- Cape student sues, accuses school officials of slamming her to ground multiple times (04/28/16)45
- Bob Evans restaurant in Cape Girardeau among chain's 21 closings (04/26/16)9
- Missouri House votes to allow concealed weapons without permits (04/28/16)6
- Two hurt in motorcycle wreck on Interstate 55 (04/25/16)1
- Law firm requests information about Cape's traffic cameras (04/25/16)2
- Local lawmakers split over failed medical marijuana bill; voters may have a say (04/26/16)19
- Police report filed, but no charges in incident at Cape Central (04/29/16)36
- Tanker truck catches fire near Oak Ridge (04/24/16)7
- Local company makes eco-friendly kitty litter that cuts cat-box smell (04/25/16)
- Senator introduces bill for I-57 that would connect Sikeston with Little Rock (04/28/16)4
Jury holds former general responsible for torture
MEMPHIS, Tenn. -- Daniel Alvarado said he was kidnapped by government agents in El Salvador, hung blindfolded from a ceiling, shocked with electrical wires and repeatedly beaten. More than two decades later, a federal jury in Tennessee has held a former Salvadoran Army colonel responsible for the torture. Nicolas Carranza, 72, failed to stop crimes against humanity when he was a top commander of El Salvador's security forces, the jury found Friday. He was held responsible in civil claims by Alvarado and three others who said they were tortured or that their family members were killed by soldiers under Carranza's command.
Kevorkian's lawyer seeks commutation or pardon
SOUTHFIELD, Mich. -- "Dr. Death" wants a pardon because he may be dying. Jack Kevorkian is serving a 10- to 25-year sentence for second-degree murder for giving a fatal injection of drugs to Thomas Youk in 1998. Kevorkian is eligible for parole in 2007, but attorney Mayer Morganroth says he might not live that long. Kevorkian suffers from a number of ailments, including high blood pressure, arthritis, cataracts, osteoporosis and hepatitis C, he said.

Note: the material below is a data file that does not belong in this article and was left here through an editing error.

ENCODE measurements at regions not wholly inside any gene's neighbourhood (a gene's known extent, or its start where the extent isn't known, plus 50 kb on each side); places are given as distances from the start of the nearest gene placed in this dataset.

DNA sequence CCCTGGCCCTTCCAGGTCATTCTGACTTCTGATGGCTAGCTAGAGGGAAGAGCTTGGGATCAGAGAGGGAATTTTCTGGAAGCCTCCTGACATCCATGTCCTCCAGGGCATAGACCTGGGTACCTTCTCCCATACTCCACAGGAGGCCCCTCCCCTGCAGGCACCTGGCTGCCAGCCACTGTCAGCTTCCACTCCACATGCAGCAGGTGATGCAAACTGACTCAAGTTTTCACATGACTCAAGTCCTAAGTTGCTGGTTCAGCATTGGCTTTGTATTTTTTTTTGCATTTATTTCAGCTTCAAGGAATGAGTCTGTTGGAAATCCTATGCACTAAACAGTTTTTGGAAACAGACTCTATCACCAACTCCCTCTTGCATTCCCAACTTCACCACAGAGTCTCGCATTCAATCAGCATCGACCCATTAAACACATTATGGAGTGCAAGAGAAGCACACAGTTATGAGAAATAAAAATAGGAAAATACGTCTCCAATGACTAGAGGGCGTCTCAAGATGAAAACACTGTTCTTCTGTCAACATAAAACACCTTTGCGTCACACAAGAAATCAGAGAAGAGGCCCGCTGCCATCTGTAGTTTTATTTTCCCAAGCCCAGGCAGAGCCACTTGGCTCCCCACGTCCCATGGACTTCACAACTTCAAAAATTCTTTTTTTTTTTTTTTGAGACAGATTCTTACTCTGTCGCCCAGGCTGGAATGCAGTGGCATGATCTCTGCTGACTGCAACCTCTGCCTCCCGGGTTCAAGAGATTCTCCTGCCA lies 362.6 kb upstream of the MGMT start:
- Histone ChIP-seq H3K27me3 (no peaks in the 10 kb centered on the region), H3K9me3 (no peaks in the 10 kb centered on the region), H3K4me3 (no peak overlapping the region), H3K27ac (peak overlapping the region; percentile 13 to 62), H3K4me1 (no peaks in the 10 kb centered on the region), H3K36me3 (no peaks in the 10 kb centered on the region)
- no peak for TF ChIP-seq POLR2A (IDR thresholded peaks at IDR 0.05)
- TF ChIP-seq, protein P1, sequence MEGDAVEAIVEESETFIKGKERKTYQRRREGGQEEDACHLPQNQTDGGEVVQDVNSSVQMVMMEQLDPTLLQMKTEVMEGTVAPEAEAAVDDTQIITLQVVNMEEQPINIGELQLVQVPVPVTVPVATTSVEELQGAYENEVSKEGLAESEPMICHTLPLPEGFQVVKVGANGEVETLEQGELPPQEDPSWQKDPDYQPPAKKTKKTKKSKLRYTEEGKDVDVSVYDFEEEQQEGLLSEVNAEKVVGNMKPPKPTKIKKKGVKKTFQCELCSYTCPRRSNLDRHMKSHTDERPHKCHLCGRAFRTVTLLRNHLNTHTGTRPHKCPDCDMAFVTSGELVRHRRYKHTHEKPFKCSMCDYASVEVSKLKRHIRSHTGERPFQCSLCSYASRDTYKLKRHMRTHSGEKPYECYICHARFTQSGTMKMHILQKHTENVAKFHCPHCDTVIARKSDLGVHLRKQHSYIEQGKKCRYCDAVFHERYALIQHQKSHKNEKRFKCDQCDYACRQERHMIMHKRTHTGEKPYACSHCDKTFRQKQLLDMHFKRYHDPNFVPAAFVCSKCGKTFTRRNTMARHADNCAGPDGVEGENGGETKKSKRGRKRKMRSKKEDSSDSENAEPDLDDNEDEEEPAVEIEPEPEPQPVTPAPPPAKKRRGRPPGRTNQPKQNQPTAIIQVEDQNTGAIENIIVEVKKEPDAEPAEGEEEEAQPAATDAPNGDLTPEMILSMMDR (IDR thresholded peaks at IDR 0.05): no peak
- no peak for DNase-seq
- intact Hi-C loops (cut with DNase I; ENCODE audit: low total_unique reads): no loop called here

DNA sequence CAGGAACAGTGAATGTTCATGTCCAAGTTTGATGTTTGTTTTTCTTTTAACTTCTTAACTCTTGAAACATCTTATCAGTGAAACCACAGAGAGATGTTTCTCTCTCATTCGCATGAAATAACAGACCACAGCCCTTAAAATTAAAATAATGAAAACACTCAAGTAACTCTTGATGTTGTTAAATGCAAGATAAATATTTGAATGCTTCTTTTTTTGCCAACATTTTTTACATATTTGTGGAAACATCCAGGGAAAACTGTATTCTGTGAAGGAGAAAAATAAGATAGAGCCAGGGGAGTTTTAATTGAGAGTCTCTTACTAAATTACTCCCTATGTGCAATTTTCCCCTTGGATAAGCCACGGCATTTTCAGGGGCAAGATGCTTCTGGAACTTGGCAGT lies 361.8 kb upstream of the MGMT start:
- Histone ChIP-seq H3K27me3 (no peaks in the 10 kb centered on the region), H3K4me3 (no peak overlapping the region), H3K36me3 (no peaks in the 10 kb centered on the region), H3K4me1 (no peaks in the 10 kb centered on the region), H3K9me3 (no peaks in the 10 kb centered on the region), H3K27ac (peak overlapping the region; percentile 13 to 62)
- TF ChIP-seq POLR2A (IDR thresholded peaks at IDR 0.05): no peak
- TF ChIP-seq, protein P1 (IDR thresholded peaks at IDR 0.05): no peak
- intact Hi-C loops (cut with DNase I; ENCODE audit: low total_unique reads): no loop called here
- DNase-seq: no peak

Exhibition presents life and work of Darwin
NEW YORK -- Charles Darwin figured he would end up in the clergy, his love of the sciences just a hobby. Then came the invitation to go on a voyage as naturalist on the HMS Beagle in 1831. It was on that trip that Darwin collected the specimens and notes that led to his theory of evolution by natural selection, the foundation of modern biology. A new exhibition examines that pivotal work, as well as the man himself. The exhibit opened Saturday at the American Museum of Natural History and runs until May 29. The exhibit includes some of Darwin's own papers, samples he collected, his magnifying glass, as well as fossils and a recreation of Darwin's study at his English countryside home.
-- From wire reports